BERNARDS TOWNSHIP,  NJ -- More residents moved out of New Jersey than any other state in 2018, with 66.8 percent of New Jersey moves being outbound, according to United Van Lines’ 42nd annual National Movers Study, which tracks customers’ state-to-state migration patterns over the past year.

The Garden State moved up one spot on the outbound list to No. 1 and has has ranked in the top 10 for the past decade. The primary reasons cited for moving out of New Jersey were job change (34.73%), retirement (34.51%), lifestyle (17.36%) and  health (6.15%), according to the study. 

“Many of us love New Jersey too much to leave," Bernards Township Mayor Carol Bianchi told TAPinto Basking Ridge, "but it is getting harder to tolerate the inaction on important issues, among them rational affordable housing legislation."

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Nearby Connecticut (62%) and New York (61.5%) were No. 3 and No. 4 respectively and were both ranked among the top 10 outbound states for the fourth consecutive year.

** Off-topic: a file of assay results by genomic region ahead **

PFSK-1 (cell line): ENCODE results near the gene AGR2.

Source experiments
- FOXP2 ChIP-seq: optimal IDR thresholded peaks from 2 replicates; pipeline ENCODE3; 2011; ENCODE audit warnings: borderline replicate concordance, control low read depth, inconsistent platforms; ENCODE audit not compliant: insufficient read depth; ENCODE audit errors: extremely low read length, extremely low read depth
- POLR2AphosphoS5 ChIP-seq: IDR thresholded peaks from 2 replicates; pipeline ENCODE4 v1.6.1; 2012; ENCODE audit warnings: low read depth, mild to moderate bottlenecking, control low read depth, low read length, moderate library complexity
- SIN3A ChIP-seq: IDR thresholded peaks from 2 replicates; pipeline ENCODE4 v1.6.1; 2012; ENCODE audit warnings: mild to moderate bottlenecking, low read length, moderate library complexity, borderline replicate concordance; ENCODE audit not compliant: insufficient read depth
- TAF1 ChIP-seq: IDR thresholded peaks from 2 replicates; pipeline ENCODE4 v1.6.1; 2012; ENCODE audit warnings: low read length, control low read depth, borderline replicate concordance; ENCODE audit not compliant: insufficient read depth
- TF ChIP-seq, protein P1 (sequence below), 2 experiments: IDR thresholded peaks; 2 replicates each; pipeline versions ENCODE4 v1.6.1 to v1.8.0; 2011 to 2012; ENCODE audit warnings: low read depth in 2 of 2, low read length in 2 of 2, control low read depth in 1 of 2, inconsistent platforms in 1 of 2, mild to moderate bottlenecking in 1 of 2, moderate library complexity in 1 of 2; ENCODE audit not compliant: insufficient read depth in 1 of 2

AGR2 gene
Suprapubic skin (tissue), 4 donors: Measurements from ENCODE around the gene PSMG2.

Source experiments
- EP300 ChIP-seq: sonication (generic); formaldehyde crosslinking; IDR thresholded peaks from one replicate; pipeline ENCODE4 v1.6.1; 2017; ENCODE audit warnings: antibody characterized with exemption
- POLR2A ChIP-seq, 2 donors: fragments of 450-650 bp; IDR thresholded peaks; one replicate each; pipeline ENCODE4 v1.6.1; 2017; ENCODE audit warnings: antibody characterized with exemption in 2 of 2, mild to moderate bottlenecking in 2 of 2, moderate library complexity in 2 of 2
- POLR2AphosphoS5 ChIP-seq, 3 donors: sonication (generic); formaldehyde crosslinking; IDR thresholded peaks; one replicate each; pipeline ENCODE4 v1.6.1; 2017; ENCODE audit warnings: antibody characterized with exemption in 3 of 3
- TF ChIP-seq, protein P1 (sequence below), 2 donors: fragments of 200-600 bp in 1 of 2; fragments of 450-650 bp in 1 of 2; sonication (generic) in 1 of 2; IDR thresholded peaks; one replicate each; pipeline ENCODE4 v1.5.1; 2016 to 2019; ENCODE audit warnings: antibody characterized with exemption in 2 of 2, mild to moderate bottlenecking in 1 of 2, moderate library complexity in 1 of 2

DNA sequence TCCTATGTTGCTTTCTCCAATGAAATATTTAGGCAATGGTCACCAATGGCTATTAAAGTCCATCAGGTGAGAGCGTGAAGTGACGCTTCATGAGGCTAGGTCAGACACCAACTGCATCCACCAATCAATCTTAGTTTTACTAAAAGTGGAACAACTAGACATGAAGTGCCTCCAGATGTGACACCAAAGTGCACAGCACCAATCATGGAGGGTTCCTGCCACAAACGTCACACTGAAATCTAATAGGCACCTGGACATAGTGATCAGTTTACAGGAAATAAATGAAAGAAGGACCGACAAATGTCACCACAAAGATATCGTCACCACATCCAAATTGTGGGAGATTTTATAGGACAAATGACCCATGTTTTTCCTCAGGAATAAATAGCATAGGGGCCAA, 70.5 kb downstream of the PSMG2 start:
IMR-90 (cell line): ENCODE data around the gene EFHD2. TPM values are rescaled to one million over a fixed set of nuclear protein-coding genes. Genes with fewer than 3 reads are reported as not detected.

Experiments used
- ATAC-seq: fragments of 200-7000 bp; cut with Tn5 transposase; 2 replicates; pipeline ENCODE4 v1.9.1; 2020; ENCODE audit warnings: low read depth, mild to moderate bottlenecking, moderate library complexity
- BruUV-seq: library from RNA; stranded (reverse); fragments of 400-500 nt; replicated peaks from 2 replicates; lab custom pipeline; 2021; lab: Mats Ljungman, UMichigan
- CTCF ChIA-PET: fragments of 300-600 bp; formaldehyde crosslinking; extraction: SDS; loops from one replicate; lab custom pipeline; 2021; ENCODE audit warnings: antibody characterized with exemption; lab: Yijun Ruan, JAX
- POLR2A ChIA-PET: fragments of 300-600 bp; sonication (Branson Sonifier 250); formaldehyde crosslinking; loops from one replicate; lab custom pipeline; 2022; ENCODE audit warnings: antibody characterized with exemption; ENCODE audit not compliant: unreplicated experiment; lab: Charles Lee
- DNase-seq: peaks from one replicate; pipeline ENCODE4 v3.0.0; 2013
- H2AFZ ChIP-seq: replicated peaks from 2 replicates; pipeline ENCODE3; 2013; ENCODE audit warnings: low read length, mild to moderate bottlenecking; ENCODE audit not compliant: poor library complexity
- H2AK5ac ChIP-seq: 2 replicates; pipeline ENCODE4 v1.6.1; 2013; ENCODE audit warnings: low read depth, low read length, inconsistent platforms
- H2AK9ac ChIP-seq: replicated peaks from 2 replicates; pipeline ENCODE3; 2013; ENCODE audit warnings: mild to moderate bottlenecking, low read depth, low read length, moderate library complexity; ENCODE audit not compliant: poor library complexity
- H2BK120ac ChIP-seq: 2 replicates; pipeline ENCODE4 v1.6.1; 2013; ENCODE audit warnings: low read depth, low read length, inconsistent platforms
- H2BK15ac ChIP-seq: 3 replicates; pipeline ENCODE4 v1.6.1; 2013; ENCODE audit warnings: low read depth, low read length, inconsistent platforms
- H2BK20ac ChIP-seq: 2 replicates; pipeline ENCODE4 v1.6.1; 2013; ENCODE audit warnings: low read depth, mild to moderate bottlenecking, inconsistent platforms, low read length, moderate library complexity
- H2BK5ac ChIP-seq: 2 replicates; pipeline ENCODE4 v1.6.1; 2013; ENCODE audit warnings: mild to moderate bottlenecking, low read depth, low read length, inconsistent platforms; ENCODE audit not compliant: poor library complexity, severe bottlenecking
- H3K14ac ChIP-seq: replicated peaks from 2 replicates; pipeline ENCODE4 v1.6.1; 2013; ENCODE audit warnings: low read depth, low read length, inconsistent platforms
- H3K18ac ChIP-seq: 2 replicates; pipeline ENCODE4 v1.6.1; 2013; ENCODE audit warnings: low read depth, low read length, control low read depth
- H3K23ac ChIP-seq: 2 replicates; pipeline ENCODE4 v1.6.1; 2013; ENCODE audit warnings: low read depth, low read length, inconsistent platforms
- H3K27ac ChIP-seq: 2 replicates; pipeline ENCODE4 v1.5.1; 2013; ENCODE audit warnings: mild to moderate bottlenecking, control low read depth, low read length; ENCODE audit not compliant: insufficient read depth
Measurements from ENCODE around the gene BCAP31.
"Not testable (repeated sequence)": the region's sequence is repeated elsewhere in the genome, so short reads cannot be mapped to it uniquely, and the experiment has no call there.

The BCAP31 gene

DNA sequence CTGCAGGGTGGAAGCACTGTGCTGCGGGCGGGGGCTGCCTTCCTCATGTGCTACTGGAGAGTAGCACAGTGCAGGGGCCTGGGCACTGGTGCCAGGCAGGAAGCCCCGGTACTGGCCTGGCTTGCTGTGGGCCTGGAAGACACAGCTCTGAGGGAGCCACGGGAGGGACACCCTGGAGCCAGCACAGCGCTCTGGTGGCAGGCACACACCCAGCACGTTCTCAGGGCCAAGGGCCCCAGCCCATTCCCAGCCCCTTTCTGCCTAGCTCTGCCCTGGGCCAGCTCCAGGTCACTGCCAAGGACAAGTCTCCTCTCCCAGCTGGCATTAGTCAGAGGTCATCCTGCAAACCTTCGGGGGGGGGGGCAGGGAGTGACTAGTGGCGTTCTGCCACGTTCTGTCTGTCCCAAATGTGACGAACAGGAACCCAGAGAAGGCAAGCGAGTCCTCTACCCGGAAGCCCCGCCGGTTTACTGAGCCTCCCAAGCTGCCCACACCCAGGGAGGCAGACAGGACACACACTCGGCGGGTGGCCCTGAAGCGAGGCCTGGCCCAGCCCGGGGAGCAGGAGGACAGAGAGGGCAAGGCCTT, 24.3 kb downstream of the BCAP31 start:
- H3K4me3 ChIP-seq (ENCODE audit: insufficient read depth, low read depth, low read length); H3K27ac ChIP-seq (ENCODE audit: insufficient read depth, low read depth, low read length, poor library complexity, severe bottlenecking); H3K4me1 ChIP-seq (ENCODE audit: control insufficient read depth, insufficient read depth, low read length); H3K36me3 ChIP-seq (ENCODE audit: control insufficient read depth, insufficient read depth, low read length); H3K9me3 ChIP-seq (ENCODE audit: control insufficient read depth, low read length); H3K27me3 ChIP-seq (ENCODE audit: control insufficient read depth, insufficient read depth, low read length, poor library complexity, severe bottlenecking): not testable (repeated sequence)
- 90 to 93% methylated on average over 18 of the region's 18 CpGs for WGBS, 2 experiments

"Taxes and pensions continue to be major issues," Bianchi said. "but forced overdevelopment all over N.J. will create problems with infrastructure and traffic which are irreversible.” 

A leading motivation behind these migration patterns across all regions is a career change, as the survey showed approximately one out of every two people who moved in the past year moved for a new job or company transfer.

The top outbound states for 2018 were:

  1. New Jersey
  2. Illinois
  3. Connecticut
  4. New York
  5. Kansas
  6. Ohio
  7. Massachusetts
  8. Iowa
  9. Montana
  10. Michigan

“The data collected by United Van Lines aligns with longer-term migration patterns to southern and western states, trends driven by factors like job growth, lower costs of living, state budgetary challenges and more temperate climates,” said Michael Stoll, economist and professor in the Department of Public Policy at the University of California, Los Angeles. “Unlike a few decades ago, retirees are leaving California, instead choosing other states in the Pacific West and Mountain West. We’re also seeing young professionals migrating to vibrant, metropolitan economies, like Washington, D.C. and Seattle.”

The 2018 study is based on household moves handled by United within the 48 contiguous states and Washington, D.C. and ranks states based off the inbound and outbound percentages of total moves.